What should happen to a principal who can’t raise kids but cheats to pretend he can? In New York City, he gets a happy handshake and a $1.8 million payday.
This is the latest from the compost heap posing as the city’s Department of Education – what It took two years to boot the former principal of Maspeth High School, Khurshid Abdul-Mutakabbir for the tremendously inflating graduation rates. Then it turned around and gave him a seven-year benefice worth nearly $260,000 annually, excluding step increases, an annuity and lifetime health insurance.
Maybe crime doesn’t pay, but cheating does Ministry of Education sure can.
According to the newspaper’s Susan Edelman, Abdul-Mutakabbir’s soft landing does not appear to be a job. She first reported on the Maspeth scandal in 2019, then followed it for years with official delay and finally pulled out the latest damning details.
In total, Abdul-Mutakabbir Maspeth teachers and staff were tricked into graduating patently unqualified students, at one point reporting an abysmal 99% completion rate. This should have been an emergency flare, but no such luck – because as we’ll see, nobody cared.
A report prepared by the DOE’s investigating officer quoted Abdul-Mutakabbir’s operating philosophy: “I don’t care if a child shows up at 7:44 and you leave at 7:45, it’s your job to give credit to that child. “
Add to that basically worthless diplomas — which Abdul-Mutakabbir also acknowledged: Kids can “have fun working at Taco Bell,” according to the report.
Shockingly, Abdul-Mutakabbir’s behavior is not the main scandal here. What happened next was worse.
It was two long years before Abdul-Mutakabbir was fired – if what happened to him can be described as a sacking – and the message sent by the delay is at least as egregious as the scandal itself: do yours Best and relax, because kids don’t count — and in the end, New York’s vile public education culture will protect its own.
Abdul-Mutakabbir’s punishment, if you can call it that, is that he will never again be the principal of the New York school system. But by age 47 he’ll have a desk, a regular paycheck, vacations and vacations, followed by a pension and perks at 55 – but he won’t seem to have to do any actual work.
For some people that would be a win-win, but whatever it is, it’s certainly not a deterrent. Other Department of Education drones now scheming and cheating have certainly taken notice.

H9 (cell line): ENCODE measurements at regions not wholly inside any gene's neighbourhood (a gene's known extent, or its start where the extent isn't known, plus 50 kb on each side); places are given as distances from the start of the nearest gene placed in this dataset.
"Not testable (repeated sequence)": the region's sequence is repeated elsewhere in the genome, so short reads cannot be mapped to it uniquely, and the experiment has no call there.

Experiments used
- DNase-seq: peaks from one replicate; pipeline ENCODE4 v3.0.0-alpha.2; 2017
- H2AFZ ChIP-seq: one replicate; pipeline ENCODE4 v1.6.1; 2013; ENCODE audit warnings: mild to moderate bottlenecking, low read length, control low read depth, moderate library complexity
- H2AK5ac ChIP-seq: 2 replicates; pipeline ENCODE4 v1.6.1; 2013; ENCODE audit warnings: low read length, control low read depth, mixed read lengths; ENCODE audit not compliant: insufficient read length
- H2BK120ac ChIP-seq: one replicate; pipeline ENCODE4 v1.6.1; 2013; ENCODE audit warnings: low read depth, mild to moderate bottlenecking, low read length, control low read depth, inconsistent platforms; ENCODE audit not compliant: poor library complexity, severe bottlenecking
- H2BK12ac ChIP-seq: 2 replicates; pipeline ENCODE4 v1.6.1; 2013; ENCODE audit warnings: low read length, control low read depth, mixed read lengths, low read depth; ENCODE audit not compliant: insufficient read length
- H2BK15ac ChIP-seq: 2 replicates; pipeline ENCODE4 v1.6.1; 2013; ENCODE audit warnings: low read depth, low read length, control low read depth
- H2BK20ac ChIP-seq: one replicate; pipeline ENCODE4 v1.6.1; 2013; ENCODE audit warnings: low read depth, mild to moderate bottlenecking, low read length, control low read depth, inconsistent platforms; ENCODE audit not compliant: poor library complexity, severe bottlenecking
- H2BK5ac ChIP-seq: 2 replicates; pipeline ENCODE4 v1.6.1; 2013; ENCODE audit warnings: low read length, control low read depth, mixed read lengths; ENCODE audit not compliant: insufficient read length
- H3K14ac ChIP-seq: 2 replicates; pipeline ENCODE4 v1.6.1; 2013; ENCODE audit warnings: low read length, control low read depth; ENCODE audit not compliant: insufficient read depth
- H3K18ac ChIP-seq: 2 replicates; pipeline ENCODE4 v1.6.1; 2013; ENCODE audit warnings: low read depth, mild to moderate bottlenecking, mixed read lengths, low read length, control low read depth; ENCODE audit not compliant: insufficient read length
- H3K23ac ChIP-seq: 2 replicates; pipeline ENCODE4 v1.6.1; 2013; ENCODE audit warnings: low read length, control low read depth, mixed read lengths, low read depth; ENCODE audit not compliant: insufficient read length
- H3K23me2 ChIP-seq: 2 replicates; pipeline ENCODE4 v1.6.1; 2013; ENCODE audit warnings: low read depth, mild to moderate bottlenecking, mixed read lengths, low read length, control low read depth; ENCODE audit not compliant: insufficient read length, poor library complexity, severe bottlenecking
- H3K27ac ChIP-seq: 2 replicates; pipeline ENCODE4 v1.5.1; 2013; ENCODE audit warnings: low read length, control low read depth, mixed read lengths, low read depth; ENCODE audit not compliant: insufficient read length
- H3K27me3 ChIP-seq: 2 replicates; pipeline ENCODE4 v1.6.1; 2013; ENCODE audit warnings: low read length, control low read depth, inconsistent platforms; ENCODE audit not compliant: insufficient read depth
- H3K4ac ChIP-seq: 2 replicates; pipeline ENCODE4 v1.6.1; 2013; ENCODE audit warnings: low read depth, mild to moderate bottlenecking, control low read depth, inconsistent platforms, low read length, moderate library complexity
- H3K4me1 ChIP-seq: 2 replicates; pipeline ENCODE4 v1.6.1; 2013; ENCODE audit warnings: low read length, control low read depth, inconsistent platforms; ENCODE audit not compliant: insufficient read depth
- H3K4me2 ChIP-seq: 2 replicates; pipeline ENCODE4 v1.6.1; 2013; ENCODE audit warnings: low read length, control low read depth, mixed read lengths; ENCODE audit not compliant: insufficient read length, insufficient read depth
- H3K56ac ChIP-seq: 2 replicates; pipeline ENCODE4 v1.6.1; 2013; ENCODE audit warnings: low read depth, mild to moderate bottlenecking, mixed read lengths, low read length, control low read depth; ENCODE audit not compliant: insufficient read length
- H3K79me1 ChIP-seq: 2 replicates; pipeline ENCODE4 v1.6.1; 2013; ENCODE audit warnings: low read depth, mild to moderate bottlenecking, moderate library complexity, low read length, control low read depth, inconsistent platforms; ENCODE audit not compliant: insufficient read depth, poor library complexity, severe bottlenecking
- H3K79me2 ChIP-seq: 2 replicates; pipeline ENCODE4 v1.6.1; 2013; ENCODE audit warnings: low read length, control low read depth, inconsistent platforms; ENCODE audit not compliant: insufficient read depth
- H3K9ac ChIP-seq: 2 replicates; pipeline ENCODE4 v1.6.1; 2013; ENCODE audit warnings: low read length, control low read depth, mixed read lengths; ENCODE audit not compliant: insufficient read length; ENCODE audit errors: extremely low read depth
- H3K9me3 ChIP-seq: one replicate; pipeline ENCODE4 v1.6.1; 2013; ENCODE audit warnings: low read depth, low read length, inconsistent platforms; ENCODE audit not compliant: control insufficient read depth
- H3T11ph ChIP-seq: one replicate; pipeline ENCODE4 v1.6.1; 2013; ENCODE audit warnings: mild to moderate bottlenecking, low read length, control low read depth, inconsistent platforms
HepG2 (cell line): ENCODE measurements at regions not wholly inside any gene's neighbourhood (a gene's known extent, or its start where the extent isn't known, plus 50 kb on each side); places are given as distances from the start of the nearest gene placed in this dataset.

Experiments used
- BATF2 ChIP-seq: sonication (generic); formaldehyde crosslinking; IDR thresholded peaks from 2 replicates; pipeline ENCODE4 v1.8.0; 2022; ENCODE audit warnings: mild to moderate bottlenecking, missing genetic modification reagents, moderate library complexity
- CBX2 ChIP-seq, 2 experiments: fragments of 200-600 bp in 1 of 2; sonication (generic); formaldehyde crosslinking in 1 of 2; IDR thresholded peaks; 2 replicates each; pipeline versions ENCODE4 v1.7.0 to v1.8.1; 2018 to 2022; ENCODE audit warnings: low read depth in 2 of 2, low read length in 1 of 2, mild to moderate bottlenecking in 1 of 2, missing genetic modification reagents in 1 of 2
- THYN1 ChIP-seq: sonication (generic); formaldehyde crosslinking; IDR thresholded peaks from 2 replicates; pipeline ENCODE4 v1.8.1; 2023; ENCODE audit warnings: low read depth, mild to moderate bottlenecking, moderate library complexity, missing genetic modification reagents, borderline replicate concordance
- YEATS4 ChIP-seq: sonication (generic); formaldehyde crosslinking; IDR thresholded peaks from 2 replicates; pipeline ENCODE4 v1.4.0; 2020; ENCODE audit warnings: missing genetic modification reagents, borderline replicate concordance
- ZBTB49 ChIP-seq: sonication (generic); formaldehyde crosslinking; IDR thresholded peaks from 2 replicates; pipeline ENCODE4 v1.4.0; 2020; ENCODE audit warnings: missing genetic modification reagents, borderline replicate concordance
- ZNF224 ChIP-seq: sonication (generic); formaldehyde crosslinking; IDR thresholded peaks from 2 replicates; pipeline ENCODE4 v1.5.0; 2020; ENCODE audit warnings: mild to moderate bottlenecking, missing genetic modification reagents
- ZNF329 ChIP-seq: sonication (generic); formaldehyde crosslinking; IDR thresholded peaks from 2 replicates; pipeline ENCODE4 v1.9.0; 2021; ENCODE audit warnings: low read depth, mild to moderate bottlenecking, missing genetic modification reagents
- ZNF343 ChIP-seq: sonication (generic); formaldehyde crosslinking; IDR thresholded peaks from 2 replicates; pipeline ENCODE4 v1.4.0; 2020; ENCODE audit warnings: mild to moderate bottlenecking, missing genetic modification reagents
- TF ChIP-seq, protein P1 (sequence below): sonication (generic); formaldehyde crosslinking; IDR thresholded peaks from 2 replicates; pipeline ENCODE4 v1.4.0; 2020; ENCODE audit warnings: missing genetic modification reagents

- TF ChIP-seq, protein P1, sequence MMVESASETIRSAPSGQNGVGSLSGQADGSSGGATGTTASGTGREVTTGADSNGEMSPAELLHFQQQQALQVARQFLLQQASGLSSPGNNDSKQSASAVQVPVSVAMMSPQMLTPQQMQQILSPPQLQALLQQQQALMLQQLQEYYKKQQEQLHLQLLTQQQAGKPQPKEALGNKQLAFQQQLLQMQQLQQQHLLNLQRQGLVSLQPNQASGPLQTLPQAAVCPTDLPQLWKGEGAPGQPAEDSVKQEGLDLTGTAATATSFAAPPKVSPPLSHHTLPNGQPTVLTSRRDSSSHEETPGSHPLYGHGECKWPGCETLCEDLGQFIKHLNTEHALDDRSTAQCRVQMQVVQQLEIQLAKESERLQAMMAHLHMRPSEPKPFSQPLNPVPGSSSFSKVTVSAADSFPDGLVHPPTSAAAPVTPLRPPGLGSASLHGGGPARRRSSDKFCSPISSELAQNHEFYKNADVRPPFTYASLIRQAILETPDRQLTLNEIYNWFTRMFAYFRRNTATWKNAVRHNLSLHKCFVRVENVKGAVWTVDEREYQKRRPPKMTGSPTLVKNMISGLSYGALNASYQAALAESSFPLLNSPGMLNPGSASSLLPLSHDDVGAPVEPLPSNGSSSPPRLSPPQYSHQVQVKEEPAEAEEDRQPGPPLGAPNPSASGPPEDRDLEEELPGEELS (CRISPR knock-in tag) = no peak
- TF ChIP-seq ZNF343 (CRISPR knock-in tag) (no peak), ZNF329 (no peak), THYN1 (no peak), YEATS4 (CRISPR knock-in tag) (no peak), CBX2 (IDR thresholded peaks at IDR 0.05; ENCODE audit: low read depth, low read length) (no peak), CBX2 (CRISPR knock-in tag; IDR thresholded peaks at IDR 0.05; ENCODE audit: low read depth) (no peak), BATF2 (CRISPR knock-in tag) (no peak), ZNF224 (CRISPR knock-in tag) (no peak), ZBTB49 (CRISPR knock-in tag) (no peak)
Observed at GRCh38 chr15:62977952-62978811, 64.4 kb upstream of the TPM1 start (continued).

Why not? The potential loot is plentiful, and the risk—now broadcasting louder than ever—is minimal.
What a racket, right?
Department of Education to spend $38 billion in school year ending June; No big city system spends more per student — and the results range from dismal to affirmatively destructive to tens of thousands of New York’s most vulnerable children.
With enrollments plummeting — from 1.1 million three years ago to 940,000 — and a chronic truancy rate that’s risen to 40% after eight years at the hands of Mayor Bill de Blasio and his hacker pseudo-administrators, the system might well to have fallen into final decline.
Certainly its primary focus is not on children’s education — student performance standards that have been shaky in recent years are fading away — but rather on raising wages, pensions, and perks for the 100,000-plus employees of the DOE and its myriad, parasitic, non-profit affiliates .
Nominal control of the schools rests with City Hall, at least until that government agency expires in June, but department unions have had a tight grip on the system for decades. This is evidenced by the golden parachute of Abdul-Mutakabbir.
So Mayor Eric Adams has about six weeks to convince the union-dominated legislature to renew school governance. can he do it And what will he do with formal authority if he keeps it?
Reclaiming Abdul-Mutakabbir’s big payday would be a good way to demonstrate that he intends to fight for public education. And making an example of those responsible wouldn’t hurt either.
If that’s not possible — or if Adams doesn’t have the guts to try — well, what’s the point of mayoral control?
That is, if a mayor cannot win small battles that matter, what hope is there when the big battles begin – as they inevitably will?
The Abdul Mutakabbir settlement is a deeply symbolic insult to New York City, its taxpayers and—most importantly—its children. It is significant far beyond its details.
If Eric Adams and his school’s chancellor, David Banks, can live with that, then they can live with anything — and that’s terrible news for a new mayor.
https://nypost.com/2022/04/18/adams-must-reverse-golden-parachute-for-crooked-queens-principal/ Adams must reverse golden parachute for crooked Queens director